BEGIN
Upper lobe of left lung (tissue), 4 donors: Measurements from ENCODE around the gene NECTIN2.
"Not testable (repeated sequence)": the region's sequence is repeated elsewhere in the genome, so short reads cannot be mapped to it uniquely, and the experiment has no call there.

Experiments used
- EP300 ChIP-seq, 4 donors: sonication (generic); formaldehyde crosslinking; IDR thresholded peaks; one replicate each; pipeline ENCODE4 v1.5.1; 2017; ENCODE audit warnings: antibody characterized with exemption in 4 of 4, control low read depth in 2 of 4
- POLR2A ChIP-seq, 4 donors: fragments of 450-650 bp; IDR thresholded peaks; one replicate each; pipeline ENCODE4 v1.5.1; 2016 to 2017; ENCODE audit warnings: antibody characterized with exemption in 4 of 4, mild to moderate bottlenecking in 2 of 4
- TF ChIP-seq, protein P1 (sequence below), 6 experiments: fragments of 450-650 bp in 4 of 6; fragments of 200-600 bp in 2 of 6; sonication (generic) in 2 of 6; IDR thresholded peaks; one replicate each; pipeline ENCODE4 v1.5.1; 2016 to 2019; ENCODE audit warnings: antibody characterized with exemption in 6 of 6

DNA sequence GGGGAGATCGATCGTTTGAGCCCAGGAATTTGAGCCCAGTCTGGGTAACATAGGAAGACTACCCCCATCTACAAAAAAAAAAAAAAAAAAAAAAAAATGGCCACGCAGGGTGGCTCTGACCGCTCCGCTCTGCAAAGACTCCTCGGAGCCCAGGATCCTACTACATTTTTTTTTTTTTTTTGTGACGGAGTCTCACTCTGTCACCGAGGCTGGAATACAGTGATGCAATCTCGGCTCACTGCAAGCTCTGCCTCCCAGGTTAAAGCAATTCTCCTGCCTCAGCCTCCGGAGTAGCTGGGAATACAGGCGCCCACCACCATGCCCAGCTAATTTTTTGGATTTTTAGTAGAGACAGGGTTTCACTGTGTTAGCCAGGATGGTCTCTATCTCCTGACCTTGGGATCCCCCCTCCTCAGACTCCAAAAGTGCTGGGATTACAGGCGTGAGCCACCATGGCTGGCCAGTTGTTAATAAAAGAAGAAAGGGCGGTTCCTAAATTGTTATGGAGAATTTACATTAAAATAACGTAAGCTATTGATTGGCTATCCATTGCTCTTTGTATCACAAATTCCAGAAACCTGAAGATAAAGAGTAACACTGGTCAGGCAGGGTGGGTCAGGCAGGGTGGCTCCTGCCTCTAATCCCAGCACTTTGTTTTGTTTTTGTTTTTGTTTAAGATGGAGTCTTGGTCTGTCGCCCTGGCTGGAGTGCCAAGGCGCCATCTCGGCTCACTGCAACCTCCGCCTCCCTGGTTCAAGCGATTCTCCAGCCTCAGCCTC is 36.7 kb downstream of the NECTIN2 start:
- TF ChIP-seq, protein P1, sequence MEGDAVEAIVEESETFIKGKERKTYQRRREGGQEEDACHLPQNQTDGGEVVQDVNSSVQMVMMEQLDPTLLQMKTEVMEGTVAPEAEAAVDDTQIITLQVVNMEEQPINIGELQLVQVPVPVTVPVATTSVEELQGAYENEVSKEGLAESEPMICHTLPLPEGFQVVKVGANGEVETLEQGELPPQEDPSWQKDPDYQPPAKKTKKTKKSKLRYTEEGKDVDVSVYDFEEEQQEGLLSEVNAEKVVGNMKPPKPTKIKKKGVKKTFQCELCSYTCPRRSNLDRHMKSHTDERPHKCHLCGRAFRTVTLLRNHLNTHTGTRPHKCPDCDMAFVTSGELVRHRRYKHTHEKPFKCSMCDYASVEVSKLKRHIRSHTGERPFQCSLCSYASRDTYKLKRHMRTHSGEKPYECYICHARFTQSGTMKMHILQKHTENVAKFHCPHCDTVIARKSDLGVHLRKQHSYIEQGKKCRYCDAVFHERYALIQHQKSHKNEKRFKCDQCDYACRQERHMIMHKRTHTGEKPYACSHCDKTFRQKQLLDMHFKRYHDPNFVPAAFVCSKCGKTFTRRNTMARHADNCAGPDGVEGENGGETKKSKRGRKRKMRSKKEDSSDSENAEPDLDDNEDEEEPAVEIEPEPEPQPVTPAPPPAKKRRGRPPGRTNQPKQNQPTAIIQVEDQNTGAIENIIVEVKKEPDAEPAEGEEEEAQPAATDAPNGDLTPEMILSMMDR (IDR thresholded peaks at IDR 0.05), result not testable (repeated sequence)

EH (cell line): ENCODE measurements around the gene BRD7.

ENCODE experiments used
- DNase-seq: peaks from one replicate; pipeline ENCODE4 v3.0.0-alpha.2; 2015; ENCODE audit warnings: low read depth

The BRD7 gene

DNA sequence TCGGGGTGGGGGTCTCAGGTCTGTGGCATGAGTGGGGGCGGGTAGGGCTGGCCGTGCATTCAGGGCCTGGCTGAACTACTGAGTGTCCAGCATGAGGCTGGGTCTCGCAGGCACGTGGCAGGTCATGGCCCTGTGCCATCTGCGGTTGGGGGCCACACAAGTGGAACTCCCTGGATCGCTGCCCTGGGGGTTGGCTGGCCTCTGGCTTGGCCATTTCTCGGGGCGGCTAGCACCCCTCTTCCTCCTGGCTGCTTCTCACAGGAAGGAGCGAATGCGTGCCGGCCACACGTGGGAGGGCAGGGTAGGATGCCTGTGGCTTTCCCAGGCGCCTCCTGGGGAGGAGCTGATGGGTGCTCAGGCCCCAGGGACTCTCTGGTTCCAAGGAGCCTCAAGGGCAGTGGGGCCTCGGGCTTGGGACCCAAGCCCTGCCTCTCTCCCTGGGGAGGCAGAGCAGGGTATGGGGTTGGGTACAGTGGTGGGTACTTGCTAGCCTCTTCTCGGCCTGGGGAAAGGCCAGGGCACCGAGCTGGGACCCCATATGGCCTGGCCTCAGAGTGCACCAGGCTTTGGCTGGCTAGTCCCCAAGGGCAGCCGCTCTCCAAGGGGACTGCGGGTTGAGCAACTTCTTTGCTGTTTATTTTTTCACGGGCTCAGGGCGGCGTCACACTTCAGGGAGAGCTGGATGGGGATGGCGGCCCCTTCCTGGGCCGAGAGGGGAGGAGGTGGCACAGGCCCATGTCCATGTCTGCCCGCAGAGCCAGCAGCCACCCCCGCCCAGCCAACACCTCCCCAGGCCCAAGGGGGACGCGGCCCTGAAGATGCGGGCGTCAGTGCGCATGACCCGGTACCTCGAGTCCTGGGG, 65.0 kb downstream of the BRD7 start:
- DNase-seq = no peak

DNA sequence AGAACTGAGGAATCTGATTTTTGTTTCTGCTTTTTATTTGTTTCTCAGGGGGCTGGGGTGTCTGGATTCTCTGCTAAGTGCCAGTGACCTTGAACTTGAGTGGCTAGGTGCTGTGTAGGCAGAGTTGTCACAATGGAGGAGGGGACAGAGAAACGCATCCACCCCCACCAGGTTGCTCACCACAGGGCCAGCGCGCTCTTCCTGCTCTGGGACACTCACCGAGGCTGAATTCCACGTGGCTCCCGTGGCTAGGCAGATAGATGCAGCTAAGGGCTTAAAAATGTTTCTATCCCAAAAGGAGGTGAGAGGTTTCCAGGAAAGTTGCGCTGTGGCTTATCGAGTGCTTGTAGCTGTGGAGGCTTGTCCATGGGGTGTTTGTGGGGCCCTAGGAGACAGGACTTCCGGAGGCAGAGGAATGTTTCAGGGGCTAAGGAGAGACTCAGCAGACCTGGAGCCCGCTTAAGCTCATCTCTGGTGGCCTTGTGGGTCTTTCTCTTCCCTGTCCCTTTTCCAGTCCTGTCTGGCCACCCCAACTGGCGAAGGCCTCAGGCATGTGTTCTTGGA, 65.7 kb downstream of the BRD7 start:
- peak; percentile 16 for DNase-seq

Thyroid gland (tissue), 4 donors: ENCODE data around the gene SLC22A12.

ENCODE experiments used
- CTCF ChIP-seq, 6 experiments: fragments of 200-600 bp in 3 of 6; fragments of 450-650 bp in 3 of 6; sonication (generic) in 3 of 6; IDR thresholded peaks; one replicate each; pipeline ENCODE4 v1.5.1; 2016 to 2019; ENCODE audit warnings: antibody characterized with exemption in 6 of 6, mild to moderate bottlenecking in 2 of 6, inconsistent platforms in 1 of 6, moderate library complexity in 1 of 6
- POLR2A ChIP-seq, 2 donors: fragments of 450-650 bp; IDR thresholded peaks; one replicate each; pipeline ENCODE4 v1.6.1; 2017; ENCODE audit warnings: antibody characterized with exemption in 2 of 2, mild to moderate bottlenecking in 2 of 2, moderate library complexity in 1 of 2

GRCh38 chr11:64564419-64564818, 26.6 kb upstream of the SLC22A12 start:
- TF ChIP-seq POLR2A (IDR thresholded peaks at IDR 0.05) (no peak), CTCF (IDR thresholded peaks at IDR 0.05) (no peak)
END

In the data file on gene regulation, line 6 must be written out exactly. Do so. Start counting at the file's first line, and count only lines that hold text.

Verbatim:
- TF ChIP-seq, protein P1 (sequence below), 6 experiments: fragments of 450-650 bp in 4 of 6; fragments of 200-600 bp in 2 of 6; sonication (generic) in 2 of 6; IDR thresholded peaks; one replicate each; pipeline ENCODE4 v1.5.1; 2016 to 2019; ENCODE audit warnings: antibody characterized with exemption in 6 of 6